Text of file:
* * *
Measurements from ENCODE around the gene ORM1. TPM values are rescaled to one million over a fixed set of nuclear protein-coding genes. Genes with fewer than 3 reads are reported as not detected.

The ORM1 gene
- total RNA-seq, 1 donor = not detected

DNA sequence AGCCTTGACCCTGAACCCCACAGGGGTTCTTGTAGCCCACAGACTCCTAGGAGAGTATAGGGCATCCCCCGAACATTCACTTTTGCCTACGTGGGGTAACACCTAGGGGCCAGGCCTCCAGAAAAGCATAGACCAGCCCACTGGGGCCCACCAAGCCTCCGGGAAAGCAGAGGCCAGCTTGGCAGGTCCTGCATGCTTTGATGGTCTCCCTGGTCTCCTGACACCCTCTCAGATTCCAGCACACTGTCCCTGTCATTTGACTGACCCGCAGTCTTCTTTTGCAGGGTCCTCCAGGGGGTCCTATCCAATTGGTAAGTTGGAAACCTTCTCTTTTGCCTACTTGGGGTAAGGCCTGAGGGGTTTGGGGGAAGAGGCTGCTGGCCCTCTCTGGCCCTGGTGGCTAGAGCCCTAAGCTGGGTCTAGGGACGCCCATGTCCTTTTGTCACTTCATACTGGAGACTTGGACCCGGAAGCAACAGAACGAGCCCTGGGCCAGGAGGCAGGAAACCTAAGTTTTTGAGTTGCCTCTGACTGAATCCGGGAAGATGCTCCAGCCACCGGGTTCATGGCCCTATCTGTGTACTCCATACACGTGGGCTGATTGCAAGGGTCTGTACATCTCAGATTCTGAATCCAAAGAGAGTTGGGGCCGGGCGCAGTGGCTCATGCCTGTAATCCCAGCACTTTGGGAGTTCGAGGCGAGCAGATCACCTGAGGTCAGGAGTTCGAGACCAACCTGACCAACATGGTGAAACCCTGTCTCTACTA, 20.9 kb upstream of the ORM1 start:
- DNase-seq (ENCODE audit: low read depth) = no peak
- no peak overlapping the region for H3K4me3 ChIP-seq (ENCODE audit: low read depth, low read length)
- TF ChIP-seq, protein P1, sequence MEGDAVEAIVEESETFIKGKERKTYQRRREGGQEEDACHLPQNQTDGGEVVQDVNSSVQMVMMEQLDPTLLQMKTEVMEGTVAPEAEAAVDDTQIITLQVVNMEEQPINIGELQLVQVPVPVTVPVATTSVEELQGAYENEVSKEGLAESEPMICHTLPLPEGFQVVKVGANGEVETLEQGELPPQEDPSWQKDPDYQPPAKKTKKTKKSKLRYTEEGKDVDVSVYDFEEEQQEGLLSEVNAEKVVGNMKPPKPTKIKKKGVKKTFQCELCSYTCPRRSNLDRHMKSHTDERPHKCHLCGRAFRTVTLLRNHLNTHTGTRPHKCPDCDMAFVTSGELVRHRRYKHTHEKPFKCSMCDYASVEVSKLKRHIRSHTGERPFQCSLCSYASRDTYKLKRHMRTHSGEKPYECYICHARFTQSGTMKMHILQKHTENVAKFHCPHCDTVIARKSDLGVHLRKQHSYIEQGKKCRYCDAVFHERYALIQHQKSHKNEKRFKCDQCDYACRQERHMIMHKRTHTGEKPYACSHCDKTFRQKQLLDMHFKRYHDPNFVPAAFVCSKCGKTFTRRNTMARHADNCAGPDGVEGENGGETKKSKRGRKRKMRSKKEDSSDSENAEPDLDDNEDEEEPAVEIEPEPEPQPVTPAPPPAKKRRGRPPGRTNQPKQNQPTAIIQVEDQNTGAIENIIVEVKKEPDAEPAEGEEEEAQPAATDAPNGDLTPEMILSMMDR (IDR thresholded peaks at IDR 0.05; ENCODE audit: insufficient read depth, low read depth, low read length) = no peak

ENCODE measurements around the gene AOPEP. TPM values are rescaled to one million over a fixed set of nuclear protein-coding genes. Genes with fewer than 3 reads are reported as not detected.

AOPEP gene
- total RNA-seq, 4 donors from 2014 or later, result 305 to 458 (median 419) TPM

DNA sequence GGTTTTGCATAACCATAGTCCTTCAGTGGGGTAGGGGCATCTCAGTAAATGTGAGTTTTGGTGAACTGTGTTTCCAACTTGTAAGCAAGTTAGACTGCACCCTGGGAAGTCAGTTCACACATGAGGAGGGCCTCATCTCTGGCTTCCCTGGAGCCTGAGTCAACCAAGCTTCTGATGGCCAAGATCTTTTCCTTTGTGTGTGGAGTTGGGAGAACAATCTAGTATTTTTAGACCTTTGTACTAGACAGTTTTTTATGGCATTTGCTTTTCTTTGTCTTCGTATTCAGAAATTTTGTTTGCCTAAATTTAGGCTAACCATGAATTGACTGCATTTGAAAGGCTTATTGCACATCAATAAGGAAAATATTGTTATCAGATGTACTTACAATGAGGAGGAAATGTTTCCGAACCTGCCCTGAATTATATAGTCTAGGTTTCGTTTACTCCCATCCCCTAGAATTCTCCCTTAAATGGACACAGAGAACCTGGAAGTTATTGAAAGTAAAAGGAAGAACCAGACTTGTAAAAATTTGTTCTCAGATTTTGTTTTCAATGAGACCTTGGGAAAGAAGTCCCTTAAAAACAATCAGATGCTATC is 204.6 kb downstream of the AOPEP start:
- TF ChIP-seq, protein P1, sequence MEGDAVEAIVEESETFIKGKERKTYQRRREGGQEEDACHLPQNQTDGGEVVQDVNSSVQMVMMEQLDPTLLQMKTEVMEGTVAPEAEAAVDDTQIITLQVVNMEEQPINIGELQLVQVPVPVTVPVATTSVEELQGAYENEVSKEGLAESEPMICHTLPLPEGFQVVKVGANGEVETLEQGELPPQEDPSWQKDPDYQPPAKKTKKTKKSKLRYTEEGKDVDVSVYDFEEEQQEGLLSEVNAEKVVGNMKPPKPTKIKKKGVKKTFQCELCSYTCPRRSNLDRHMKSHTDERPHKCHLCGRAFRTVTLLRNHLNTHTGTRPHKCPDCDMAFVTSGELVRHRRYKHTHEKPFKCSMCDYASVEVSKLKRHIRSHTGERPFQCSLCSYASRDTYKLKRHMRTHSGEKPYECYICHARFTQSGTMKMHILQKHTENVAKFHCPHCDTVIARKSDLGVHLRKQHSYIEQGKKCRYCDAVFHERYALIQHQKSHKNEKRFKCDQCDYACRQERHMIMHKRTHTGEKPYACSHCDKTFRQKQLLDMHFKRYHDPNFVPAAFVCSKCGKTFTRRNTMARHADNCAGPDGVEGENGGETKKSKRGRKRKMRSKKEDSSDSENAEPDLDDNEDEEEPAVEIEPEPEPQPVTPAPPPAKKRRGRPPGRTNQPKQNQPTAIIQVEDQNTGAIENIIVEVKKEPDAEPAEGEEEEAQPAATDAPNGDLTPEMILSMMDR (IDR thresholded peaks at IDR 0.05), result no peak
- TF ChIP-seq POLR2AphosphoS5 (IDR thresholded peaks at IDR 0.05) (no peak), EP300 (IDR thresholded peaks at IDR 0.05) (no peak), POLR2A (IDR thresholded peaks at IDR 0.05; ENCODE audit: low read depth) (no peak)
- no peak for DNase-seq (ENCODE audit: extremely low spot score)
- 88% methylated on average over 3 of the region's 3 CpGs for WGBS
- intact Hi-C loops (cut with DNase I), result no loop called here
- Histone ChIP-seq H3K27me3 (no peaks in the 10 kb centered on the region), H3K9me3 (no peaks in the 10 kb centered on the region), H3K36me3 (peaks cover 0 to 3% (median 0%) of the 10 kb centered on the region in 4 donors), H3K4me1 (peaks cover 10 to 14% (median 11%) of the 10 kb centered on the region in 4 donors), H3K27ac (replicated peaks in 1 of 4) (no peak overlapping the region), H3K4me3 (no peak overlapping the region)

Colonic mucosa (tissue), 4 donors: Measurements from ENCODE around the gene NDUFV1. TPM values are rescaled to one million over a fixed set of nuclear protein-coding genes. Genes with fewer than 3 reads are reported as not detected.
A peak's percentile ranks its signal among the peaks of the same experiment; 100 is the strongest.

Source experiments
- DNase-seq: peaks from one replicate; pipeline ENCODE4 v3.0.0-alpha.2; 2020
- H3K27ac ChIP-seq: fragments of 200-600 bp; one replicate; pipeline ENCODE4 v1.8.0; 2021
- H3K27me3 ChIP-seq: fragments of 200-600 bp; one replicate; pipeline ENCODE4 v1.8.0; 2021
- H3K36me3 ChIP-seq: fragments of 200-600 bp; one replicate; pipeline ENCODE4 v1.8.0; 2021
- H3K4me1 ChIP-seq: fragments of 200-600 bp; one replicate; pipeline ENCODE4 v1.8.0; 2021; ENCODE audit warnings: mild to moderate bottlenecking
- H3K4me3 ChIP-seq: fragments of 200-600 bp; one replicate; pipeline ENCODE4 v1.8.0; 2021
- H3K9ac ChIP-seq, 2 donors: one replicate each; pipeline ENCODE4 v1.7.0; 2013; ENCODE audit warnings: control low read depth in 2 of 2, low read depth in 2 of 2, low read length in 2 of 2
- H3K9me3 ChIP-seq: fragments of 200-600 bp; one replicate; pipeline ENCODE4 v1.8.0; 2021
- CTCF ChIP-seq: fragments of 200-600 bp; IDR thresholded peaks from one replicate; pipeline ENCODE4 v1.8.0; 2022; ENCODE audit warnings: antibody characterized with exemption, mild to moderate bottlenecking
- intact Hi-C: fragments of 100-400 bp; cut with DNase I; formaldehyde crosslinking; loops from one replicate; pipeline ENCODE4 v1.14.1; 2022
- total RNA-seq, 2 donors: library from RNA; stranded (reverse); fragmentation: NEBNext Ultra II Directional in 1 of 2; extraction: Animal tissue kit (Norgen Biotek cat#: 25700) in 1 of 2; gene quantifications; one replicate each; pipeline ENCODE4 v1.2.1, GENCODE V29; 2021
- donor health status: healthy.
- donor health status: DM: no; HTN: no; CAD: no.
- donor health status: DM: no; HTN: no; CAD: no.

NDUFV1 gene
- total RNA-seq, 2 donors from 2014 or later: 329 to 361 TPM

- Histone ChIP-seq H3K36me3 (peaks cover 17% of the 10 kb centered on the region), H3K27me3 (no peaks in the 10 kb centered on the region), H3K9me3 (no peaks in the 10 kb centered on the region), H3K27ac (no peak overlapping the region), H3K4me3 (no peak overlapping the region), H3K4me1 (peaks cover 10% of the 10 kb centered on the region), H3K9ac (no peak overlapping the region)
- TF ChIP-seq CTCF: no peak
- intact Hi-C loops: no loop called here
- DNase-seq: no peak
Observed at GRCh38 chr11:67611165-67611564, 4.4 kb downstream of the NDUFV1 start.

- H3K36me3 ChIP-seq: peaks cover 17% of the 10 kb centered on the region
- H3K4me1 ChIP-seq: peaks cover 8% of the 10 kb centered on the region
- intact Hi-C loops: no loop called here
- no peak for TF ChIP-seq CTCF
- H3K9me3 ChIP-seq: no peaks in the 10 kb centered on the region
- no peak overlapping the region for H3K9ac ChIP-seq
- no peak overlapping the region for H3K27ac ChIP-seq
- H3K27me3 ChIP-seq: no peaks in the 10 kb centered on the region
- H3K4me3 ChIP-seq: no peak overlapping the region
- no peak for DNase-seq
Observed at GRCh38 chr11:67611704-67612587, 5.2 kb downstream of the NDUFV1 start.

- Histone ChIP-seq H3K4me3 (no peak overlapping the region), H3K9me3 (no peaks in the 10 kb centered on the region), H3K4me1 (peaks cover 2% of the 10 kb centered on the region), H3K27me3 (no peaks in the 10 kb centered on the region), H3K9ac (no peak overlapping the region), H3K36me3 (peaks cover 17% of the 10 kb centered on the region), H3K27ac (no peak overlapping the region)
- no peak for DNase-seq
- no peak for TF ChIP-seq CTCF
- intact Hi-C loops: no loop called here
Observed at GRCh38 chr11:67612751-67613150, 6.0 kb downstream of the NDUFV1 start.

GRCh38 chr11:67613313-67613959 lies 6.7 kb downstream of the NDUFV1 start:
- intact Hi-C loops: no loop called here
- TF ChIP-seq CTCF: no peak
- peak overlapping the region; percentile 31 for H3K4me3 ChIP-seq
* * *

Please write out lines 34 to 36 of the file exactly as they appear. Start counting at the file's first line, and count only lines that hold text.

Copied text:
- donor health status: DM: no; HTN: no; CAD: no.

NDUFV1 gene
- total RNA-seq, 2 donors from 2014 or later: 329 to 361 TPM